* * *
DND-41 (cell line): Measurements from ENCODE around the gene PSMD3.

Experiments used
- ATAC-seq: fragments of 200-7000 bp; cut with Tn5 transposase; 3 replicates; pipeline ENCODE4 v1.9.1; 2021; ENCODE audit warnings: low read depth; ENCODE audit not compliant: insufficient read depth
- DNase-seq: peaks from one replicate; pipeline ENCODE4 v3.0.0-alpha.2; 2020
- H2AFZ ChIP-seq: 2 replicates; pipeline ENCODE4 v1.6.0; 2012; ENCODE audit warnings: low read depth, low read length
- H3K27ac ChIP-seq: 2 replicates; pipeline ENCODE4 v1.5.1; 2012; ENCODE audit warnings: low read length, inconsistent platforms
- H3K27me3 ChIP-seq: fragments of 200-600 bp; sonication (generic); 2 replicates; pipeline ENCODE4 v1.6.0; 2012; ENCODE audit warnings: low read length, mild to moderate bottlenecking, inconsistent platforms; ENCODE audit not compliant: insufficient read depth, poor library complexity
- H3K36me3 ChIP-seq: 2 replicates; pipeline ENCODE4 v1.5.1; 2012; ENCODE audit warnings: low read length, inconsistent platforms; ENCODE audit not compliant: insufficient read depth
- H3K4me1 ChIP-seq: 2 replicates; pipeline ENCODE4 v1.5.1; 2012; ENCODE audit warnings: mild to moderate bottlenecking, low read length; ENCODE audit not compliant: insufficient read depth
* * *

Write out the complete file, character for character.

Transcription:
DND-41 (cell line): Measurements from ENCODE around the gene PSMD3.

Experiments used
- ATAC-seq: fragments of 200-7000 bp; cut with Tn5 transposase; 3 replicates; pipeline ENCODE4 v1.9.1; 2021; ENCODE audit warnings: low read depth; ENCODE audit not compliant: insufficient read depth
- DNase-seq: peaks from one replicate; pipeline ENCODE4 v3.0.0-alpha.2; 2020
- H2AFZ ChIP-seq: 2 replicates; pipeline ENCODE4 v1.6.0; 2012; ENCODE audit warnings: low read depth, low read length
- H3K27ac ChIP-seq: 2 replicates; pipeline ENCODE4 v1.5.1; 2012; ENCODE audit warnings: low read length, inconsistent platforms
- H3K27me3 ChIP-seq: fragments of 200-600 bp; sonication (generic); 2 replicates; pipeline ENCODE4 v1.6.0; 2012; ENCODE audit warnings: low read length, mild to moderate bottlenecking, inconsistent platforms; ENCODE audit not compliant: insufficient read depth, poor library complexity
- H3K36me3 ChIP-seq: 2 replicates; pipeline ENCODE4 v1.5.1; 2012; ENCODE audit warnings: low read length, inconsistent platforms; ENCODE audit not compliant: insufficient read depth
- H3K4me1 ChIP-seq: 2 replicates; pipeline ENCODE4 v1.5.1; 2012; ENCODE audit warnings: mild to moderate bottlenecking, low read length; ENCODE audit not compliant: insufficient read depth